After the release of this film, Jean-Luc Godard sent François Truffaut a letter criticizing the way the film depicts filmmaking and called him a liar for it. Godard also criticized him for pandering to the mainstream, something they were both critical of filmmakers doing when they were critics at Cahiers du Cinema. Additionally, Godard went on to say that because the film was not truth and because the film was a hit, that they should make a film together about the filmmaking process; Truffaut would produce, Godard would direct, and they would both co-write the script. Godard's return address was of Jacques Daniel-Norman, a virtually unknown filmmaker whose films were loved by Truffaut and Godard when they were film critics, hinting at a return to a simpler time. Ignoring this hint, Truffaut was insulted by the letter and responded by telling Godard that he is demeaning and pretentious and that he pretends to be poor, when in reality he was the wealthiest of their circle of friends. The response also included a line in which Truffaut flat out calls Godard a "shit". It is believed that this quarrel is what ended their lifelong friendship. Godard later regretted writing this letter, especially after Truffaut's early death in 1984 and went as far as to write a moving tribute to his former friend.
François Truffaut's reason for his character Ferrand wearing a hearing-aid (while never clearly defined as deaf) is partly expressed in a voice-over mentioning a film director is the person everyone in the crew has a question to ask. In later interviews, Truffaut explained the best way he could find to ignore some of those questions was to pass for someone hard of hearing.
As Severine (Valentina Cortese) has more and more trouble remembering her lines (blowing several takes), Ferrand eventually writes her lines on pieces of paper that can be stuck up on the set out of sight of the camera, so that she can read them. It doesn't really work here. However, Truffaut used the same trick for himself when he was having trouble remembering his English lines in Close Encounters of the Third Kind (1977).
The title refers to a technique for filming night scenes in broad daylight, achieved by either lowering the lens aperture or through the use of filters. The French call it the "American night". Ferrand uses this literal translation when talking about the car crash shooting, but Julie cannot understand what he means ("What is American night?").
A sequence uses a scene with a cat drinking milk from a discarded room service tray from Truffaut's film The Soft Skin (1964) as its inspiration, this time showing the audience the multiple takes required to get the cat to go to the tray and drink
When Nathalie Baye first heard that Billy Wilder asked François Truffaut if he used a real script girl for the part of Joelle, she felt a bit offended as she was trying hard to be a proper actress. Later, she eventually admitted it was the best compliment she could receive.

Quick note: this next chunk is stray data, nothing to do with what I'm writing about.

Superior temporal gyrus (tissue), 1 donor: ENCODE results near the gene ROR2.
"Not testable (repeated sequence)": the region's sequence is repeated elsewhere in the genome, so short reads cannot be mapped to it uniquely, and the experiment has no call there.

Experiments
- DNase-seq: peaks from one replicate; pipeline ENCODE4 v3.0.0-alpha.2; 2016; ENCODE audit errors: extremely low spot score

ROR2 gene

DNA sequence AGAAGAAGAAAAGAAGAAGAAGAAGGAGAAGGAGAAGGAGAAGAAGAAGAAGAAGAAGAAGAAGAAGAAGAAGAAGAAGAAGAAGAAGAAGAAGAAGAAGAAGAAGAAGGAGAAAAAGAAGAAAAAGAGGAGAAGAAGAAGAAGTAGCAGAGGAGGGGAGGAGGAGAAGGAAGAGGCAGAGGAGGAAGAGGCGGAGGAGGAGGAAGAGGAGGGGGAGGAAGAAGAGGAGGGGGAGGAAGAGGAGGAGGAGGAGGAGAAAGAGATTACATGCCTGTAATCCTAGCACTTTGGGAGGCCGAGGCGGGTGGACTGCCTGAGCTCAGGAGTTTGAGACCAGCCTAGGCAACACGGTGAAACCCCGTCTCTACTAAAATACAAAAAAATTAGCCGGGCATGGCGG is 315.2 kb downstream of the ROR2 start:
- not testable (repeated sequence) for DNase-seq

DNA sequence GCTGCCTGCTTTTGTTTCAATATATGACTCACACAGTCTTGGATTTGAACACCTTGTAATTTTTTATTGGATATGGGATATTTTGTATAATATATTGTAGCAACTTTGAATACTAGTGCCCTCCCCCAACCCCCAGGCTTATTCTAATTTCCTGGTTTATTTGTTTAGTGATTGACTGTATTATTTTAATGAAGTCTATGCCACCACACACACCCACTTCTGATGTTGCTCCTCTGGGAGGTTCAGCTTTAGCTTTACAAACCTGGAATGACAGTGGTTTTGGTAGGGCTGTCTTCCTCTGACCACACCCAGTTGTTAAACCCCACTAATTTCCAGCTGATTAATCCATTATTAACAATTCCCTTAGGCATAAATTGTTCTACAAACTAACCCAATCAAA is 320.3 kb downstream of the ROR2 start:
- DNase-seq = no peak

The film was nominated for Academy Awards for two years: As best foreign language film in 1974, and director, supporting actress (Valentina Cortese), and screenplay in 1975. This happened because the eligibility periods for foreign language film is different than other awards, and is dependent on the film's release in its originating country. Academy rules have since been amended, limiting nominations in all categories to the same year.
As the director Ferrand (François Truffaut) and the Cinematographer Walter (Walter Bal) are looking over promo stills of Julie Baker (Jacqueline Bisset), one remarks that he remembers her "from that movie with the car chase". This is an inside reference to the fact that five years earlier Bisset played the role of Steve McQueen's girlfriend in Bullitt (1968), a film featuring a groundbreaking car chase.
In "Meet Pamela," the film-within-the-film, Pamela (Jacqueline Bisset) explains that she met Alphonse's character after the girl he was supposed to be with in England came down with chicken pox. This is a reference to Bisset's first movie role, in Stanley Donen's "Two for the Road," where architecture student Albert Finney ends up traveling through France with English girl Audrey Hepburn after the girl he was supposed to travel with (Bisset) comes down with chicken pox.
At one point Georges Delerue (who did the score for this film and many of Truffaut's films) calls to play Ferrand a piece of music, later used in the costume ball scene. This is from Truffaut and Delerue's earlier collaboration, Two English Girls (1971). In fact the opening sequence primarily uses outtakes from Two English Girls' scoring session.
Severine (Valentina Cortese) reminisces about the days when she and Alexandre (Jean-Pierre Aumont) hit Hollywood at the same time, both treated as sexy/romantic, exotic, implying that they are about the same age. Now, she laments, he is still playing romantic leads and she is relegated to playing the mother of the juvenile. In fact, Jean-Pierre Aumont was twelve years older than Valentina Cortese.